We borrow our identities when we give in to outside approval. It’s a counter-force to innovation. “What if they don’t like it?” squelches the courage to ship. We don’t need approval at the creative stage. In fact, we don’t need it at all unless we want to sell what we’ve made. Anyone knows that. Right?
And so we borrow the attention of anyone we can to ask for their approval. Over and over and over as in, “Did I get it right this time?” “How about this time?” My dog is persistent, but at some point he gives up, content to just be. I wonder if that’s okay for people, or is that a justification for self-doubt and just plain old fear of failure?
At a regular bank, we borrow money, use it, and pay it back. But when we borrow people’s time, we can never pay it back. Time is gone the minute it’s spent. One cannot be on “borrowed time.” There’s no future to borrow from. It’s not here. The past has been borrowed out. No saved minutes languish in reserve at the time bank. In fact, they’re always cleaned out by the, um, ravages of time.
Let’s be careful when we borrow. And we can be careful when people ask to borrow our time. But I know I need to be extra careful when I succumb to a borrowed identity. Shakespeare’s quote, that may start out as advice on lending money, actually uses the last three lines to advise the benefits of being ourselves. How did he know this? He probably faced it every day at his writing desk!
Act I, Scene 3 of William Shakespeare’s Hamlet.
Neither a borrower nor a lender be;
For loan oft loses both itself and friend,
And borrowing dulls the edge of husbandry.
This above all: to thine own self be true,
And it must follow, as the night the day,
Thou canst not then be false to any man.
What happened? Did you hesitate? Didn’t you hear the gun go off? Did you look away for a moment? Well, these are takeoffs from a Jerry Seinfield routine, but when it’s close, second place hurts, and if it’s something stupid, it makes you nuts! Even so, for win, place, or show in horseracing, Gold, Silver or Bronze at the Olympics, the athletes “in the money” have different takes for sure.
The winner cannot be anything but happy. Right? Or not. Sometimes, they wonder if it’s a fluke. They ponder whether indeed the second place person just stumbled, and the second placer is really better after all. Then there’s the Silver Medal person. They worked just as hard. They practiced, bled, sacrificed, competed. Continue reading “Second Place?”
To achieve great things, two things are needed: A plan and not quite enough time. ~ Leonard Bernstein
I heard this Bernstein quote yesterday, but it didn’t sink in until the subconscious pulled it up to conscious. It’s plain awesome that this great American composer, conductor, author, music lecturer and pianist knew the value of running out of time. We all need a deadline to create the sense of urgency that fosters achievement. The show must go on, sometimes whether it’s ready or not. Powerful. It forces great things. It causes huge goofs, too. But we learn from our errors and achieve greatness because and in spite of them.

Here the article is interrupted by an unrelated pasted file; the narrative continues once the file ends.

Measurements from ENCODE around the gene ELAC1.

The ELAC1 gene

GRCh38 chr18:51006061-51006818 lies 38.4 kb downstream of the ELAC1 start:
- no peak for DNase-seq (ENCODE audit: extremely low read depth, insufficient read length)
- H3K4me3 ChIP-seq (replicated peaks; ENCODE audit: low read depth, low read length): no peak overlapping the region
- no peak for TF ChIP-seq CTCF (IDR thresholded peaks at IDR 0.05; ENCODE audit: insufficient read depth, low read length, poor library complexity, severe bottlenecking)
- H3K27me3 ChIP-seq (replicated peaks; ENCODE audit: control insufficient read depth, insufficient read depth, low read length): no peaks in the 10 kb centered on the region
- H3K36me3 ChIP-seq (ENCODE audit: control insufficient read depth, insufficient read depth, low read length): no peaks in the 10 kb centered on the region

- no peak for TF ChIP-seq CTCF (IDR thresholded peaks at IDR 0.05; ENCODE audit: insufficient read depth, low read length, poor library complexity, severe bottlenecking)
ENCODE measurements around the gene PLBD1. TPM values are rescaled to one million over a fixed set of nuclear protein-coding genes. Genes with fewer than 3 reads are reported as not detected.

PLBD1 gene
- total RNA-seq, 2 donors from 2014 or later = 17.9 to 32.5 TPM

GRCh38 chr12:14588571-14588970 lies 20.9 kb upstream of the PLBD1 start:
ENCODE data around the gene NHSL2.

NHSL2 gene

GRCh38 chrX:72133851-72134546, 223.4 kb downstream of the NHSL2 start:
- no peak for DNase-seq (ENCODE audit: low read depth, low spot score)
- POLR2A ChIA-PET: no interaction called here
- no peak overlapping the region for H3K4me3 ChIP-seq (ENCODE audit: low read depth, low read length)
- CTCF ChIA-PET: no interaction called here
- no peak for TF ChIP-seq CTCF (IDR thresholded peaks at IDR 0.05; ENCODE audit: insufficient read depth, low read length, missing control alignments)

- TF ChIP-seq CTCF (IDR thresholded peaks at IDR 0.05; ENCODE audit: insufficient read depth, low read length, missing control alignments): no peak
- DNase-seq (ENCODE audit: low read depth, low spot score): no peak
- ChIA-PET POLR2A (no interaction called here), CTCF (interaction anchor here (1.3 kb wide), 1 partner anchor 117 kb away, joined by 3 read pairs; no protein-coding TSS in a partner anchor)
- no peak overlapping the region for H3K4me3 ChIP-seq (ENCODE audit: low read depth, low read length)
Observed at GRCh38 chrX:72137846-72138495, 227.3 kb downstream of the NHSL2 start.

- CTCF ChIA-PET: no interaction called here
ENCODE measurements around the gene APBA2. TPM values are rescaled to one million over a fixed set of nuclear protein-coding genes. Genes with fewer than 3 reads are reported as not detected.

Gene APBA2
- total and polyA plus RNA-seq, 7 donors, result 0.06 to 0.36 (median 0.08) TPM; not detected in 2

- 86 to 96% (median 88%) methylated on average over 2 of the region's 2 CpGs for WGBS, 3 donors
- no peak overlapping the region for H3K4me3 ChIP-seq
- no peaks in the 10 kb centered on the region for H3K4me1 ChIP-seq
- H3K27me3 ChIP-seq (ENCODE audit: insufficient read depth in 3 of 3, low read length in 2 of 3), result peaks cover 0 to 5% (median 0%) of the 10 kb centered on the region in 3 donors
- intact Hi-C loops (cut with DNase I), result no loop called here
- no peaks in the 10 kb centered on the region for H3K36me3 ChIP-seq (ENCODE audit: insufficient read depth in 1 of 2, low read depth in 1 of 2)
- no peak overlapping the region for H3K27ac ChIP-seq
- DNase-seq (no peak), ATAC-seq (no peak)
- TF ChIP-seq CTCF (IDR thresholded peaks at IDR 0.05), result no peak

Did you read that IBM has made a movie? It’s called “A Boy and His Atom” and it’s a 90-second tribute to science, creativity, and (re)invention. IBM was the lumbering pachyderm star from the book Who Says Elephants Can’t Dance by Louis V. Gerstner, Jr. written over eleven years ago now. The book was a testament to the fact that people and companies can change, even if they’re big and slow.
So what’s best about the movie? It doesn’t really have a lot to do with computing, but rather to do with science, trying something new, and putting it out into the world. Because they can.
So put something creative out into the world. Because you can.
I will if you will.
It might have started with Helena Bonham Carter (HBC) at the 2011 Golden Globes. OR before. HBC rocked the fashion world by wearing OMG mismatched shoes! Clearly on purpose, she chose one gray, and one red. Not to be confused with the time I went to work with one navy blue, and one black leather pump, having dressed in the winter dark morning, only to be mortified the WHOLE DAY LONG by my style gaffe.
I received my first on purpose mismatched pair from a friend in February of this year. Cute, I thought, and I love them. At a local high school last week, I sidled up to a student, and kidded her, asking if she was aware that her socks didn’t match. “Oh,” she said. “Mismatched socks are good luck.”
With that, three other girls in the classroom pulled up pant legs to reveal, very seriously, that they too had opted for good luck. Their socks did not match, and whoever added the “luck” factor deserves the you’re-an-awesome-marketer-good-for-you award.
Don’t know about you, but not only does this appeal to the environmental side of the universe, because we have plenty of sock orphans at our house, but also, it pays huge homage to the marketing theory of finding a new use for an old product. Adding the magic of “good luck” (wish I had thought of that), and you have a sock-it-to-you business that actually precedes HBC. Come to find out that one company alone (Little MissMatched) sells $5 million a year of mismatched stuff to a very rich target of “tweens” and teens.
Meanwhile, I look to the future of being daring enough to wear mismatched anything. My conservative self grew up wanting (because ours didn’t) for all the pieces of a place setting to match. Ask my mom.